Working Out for Cancer Survivors
Renee Plodzik Was Inspired to Get Fit for a Cause
Bright and early every Sunday morning, several dozen people gather at Concord’s Memorial Field for a physical workout that helps keep them fit – and helps local cancer patients.
The group, including young couples with their kids, are part of the ‘fit4acause outdoor boot camp’, started three years ago by cancer survivor and Concord Hospital Medical Group Internal Medicine nurse practitioner Renee Plodzik.
Renee, a certified fitness instructor, started the workouts to help stay fit herself and to benefit services and programs for cancer survivors who often are left with many questions after treatment ends.
“There is a lot of support through treatment, then you hear there is no evidence of disease and all of that support drops off,” Renee said. “It’s really post-treatment that patients I see in the clinic are struggling with, both physically and emotionally. They wonder ‘what’s next’ and have that fear that their cancer will recur.”
The boot camp workouts are not geared toward cancer survivors, but the dedicated group that shows up supports survivorship programs by donating to attend. The first year, the group raised about $1,000. Last year that increased to approximately $1,600.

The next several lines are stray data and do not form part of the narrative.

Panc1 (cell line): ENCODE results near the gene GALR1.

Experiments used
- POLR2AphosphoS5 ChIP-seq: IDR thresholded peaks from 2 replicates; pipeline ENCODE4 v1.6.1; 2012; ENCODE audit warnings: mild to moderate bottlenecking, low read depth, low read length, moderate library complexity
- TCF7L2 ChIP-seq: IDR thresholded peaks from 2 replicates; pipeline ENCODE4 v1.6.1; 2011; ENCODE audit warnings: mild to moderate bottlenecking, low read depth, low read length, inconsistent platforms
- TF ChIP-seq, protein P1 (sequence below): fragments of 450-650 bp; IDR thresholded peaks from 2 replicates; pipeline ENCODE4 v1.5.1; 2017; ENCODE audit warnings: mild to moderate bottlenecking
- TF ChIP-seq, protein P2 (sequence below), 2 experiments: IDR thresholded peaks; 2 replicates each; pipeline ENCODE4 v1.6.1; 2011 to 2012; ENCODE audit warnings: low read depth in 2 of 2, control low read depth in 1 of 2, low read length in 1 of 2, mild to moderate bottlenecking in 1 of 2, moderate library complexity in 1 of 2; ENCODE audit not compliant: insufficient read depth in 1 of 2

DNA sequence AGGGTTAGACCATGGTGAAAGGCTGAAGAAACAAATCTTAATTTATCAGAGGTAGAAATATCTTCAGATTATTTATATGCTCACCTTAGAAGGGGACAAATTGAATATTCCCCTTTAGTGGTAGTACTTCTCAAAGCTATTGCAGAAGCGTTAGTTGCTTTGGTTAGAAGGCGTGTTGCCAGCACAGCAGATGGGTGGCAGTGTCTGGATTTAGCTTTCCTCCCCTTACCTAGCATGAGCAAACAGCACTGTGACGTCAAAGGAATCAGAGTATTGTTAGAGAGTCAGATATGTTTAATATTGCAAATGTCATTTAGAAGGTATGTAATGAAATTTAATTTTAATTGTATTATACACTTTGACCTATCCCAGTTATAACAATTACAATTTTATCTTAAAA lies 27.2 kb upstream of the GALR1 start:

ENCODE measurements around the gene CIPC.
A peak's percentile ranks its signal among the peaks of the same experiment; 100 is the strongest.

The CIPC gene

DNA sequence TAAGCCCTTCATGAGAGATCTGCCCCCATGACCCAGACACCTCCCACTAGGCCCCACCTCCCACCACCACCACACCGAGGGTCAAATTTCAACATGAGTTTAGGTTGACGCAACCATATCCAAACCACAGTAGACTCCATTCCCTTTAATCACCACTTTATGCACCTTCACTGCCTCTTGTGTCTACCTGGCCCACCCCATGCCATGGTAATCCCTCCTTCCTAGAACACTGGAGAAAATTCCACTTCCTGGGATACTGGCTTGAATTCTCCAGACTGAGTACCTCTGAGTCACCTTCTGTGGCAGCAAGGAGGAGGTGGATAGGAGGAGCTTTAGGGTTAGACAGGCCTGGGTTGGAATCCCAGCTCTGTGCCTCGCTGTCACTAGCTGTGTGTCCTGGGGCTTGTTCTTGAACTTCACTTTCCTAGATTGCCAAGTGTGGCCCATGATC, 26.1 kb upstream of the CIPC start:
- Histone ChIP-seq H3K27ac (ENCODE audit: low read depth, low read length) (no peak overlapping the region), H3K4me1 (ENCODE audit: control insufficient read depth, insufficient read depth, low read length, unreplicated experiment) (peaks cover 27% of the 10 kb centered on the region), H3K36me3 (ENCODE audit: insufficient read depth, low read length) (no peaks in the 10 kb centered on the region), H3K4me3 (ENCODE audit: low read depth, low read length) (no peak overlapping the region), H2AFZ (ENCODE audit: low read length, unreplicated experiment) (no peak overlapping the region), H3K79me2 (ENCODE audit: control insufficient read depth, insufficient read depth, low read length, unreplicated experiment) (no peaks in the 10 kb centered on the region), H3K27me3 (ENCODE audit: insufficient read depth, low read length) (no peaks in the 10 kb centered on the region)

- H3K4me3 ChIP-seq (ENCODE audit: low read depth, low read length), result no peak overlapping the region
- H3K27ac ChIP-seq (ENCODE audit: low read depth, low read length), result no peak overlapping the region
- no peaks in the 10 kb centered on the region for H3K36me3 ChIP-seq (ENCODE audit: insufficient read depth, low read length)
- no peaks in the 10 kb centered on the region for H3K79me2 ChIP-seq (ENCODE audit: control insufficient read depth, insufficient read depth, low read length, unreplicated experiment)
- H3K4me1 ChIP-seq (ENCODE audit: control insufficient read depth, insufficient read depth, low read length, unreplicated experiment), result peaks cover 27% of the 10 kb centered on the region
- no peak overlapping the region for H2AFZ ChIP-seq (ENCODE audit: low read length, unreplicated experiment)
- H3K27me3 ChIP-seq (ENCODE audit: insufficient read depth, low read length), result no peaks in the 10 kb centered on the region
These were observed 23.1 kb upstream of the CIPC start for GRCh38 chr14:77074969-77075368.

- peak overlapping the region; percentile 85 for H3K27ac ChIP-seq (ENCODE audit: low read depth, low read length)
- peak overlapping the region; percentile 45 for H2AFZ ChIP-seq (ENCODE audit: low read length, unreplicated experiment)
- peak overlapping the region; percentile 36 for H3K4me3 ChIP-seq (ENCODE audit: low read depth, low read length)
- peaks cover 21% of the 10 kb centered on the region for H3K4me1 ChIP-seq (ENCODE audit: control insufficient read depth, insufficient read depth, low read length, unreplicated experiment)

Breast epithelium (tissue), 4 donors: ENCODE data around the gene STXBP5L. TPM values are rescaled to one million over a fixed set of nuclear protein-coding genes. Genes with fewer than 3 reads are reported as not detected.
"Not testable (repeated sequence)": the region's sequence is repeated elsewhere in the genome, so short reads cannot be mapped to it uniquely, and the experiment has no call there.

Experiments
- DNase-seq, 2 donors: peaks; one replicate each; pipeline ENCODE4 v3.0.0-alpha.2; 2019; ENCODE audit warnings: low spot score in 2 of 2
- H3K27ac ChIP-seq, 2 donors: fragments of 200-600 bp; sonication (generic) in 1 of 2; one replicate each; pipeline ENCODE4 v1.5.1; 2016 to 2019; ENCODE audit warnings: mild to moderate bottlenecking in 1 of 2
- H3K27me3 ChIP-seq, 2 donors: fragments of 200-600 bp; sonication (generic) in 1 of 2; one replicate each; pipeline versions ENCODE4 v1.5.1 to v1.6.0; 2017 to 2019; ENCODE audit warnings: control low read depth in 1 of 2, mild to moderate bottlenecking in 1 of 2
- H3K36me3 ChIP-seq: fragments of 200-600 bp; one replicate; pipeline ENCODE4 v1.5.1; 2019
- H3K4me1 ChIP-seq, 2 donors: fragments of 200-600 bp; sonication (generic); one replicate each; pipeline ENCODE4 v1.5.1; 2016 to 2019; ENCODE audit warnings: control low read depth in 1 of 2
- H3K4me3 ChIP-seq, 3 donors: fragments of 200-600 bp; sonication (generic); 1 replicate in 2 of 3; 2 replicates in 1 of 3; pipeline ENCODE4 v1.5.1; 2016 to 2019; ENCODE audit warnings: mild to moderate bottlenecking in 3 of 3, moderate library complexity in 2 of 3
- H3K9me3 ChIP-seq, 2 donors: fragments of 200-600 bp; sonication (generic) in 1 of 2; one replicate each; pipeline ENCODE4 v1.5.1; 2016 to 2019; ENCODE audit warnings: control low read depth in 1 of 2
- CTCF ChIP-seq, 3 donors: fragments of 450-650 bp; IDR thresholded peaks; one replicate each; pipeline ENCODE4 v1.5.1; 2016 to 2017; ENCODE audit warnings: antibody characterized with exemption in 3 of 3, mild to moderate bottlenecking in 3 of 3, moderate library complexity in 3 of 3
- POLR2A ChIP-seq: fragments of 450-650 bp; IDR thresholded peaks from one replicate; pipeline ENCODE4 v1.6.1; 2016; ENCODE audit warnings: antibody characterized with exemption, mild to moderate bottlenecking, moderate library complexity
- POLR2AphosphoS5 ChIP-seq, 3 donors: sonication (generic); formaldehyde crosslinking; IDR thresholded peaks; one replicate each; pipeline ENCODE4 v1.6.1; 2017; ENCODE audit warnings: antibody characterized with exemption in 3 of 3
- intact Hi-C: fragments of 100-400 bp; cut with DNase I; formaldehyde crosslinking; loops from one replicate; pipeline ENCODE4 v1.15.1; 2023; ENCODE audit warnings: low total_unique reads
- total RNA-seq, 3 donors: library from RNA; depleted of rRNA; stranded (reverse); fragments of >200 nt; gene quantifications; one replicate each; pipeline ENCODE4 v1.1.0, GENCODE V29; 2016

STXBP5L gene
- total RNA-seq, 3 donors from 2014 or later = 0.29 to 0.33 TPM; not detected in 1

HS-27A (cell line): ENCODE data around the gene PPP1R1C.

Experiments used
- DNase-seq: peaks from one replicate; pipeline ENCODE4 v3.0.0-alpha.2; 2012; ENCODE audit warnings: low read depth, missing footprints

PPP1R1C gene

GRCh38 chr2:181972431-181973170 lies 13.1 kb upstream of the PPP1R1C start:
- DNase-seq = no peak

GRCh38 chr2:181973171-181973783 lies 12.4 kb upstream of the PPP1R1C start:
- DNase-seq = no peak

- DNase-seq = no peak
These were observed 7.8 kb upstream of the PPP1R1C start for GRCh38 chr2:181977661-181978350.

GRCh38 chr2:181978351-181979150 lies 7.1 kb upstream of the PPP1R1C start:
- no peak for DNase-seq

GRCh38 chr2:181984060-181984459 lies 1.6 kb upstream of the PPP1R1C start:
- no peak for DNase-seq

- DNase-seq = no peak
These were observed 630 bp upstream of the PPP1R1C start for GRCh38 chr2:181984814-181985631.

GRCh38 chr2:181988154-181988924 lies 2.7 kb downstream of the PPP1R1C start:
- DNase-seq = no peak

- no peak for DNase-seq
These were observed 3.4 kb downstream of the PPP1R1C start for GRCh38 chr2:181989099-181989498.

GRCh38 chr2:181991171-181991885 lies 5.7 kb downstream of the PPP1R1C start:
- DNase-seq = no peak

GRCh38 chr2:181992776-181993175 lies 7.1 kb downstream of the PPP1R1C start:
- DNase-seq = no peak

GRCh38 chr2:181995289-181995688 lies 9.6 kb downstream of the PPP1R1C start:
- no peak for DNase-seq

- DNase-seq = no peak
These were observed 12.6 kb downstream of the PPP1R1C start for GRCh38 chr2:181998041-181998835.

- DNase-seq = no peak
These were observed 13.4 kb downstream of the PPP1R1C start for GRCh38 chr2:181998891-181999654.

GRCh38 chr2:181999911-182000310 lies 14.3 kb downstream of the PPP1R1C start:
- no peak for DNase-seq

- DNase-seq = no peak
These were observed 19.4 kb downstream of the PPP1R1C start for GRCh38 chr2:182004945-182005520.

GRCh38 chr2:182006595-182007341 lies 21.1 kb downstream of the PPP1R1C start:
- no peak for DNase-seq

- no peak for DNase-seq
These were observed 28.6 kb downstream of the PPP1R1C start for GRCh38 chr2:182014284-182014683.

The funds support everything from strength and conditioning programs and counseling to nutritional services and bra fittings for breast cancer survivors.
Bootcamp workouts are open to anyone, at any fitness level.
“What I like about it is that people don’t need daycare,” Renee said. “Kids come. Kids run around, they play soccer, they can sometimes go with their parents to the different stations. A bunch of moms, dads and kids come every single week.”
The fitness and conditioning programs the donations support, and the boot camp workouts themselves are important in the fight against cancer.
“The American Cancer Society says participating in at least 150 minutes of exercise a week after treatment can prevent that cancer from reoccurring and prevent new cancers from starting,” Renee said. “It’s your best bet in preventing cancer from recurring.”
In addition to her job as an Internal Medicine nurse practitioner, Renee recently was named to a newly created position as a nurse practitioner for Concord Hospital Payson Center for Cancer Care’s Survivorship Program.
But she organizes the weekly workouts as a volunteer, on her own time. The donations do not support her position. In August, she took the boot camp a step further by organizing the first fi t4acause Triple Challenge, including a 5-mile bike ride, a 5K walk/run, and a boot camp workout.
“The theme was: ‘You ARE strong enough,’” she said, which applies to the athletes and to patients during and after cancer treatment. “Look how strong you are! You ARE strong enough.”